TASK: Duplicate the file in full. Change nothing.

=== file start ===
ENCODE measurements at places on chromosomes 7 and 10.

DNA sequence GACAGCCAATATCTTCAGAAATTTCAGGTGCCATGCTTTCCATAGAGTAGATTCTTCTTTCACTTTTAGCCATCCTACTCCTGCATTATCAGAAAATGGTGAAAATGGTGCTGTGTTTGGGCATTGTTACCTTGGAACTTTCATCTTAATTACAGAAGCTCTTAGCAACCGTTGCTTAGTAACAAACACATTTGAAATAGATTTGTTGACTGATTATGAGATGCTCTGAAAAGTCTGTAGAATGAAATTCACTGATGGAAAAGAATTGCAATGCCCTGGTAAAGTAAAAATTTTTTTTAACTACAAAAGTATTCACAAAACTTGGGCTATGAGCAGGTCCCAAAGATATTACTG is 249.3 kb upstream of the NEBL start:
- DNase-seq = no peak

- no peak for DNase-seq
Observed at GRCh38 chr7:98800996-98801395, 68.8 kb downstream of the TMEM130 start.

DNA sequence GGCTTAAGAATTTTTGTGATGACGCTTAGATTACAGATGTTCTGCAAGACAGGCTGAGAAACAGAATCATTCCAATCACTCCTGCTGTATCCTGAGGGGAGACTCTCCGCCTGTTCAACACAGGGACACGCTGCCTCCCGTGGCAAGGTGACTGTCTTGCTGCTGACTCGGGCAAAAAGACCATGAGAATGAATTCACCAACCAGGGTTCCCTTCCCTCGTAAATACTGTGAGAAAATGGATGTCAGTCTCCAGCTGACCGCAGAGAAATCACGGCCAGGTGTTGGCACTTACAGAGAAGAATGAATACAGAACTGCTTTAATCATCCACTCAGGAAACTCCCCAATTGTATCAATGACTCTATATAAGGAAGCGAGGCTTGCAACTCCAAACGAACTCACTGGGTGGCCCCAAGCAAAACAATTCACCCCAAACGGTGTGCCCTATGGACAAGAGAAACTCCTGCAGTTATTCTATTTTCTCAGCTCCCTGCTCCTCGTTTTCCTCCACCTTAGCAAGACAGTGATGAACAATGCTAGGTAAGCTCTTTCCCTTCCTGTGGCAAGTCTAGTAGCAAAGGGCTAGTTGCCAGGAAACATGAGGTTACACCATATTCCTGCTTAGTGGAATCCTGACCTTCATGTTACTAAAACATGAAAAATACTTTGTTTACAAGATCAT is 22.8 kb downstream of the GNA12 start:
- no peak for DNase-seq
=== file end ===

ENCODE measurements at places on chromosomes 7 and 10.

DNA sequence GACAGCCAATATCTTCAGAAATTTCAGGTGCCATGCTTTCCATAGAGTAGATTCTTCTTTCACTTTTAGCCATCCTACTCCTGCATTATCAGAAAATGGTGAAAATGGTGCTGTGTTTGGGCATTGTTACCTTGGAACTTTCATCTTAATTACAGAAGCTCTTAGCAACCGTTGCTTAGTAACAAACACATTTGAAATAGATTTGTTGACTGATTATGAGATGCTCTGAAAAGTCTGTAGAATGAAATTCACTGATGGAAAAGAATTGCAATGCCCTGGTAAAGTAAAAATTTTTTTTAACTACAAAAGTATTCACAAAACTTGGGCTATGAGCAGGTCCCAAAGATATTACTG is 249.3 kb upstream of the NEBL start:
- DNase-seq = no peak

- no peak for DNase-seq
Observed at GRCh38 chr7:98800996-98801395, 68.8 kb downstream of the TMEM130 start.

DNA sequence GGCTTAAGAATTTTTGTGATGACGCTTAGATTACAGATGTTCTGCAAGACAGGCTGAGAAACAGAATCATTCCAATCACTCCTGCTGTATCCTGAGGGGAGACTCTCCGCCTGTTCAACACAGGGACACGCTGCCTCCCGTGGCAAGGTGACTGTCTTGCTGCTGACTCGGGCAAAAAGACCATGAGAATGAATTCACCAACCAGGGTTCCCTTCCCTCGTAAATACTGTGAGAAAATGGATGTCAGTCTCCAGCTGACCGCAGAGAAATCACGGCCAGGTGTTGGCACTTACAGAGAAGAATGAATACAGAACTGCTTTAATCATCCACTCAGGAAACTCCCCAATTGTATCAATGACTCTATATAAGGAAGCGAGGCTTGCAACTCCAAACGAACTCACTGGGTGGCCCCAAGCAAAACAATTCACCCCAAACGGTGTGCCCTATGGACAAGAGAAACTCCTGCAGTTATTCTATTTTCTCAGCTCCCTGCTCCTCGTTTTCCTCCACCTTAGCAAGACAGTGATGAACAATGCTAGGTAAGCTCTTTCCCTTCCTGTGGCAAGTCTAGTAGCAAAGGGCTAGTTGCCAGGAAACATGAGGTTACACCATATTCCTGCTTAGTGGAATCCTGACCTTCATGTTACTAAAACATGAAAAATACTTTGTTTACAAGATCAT is 22.8 kb downstream of the GNA12 start:
- no peak for DNase-seq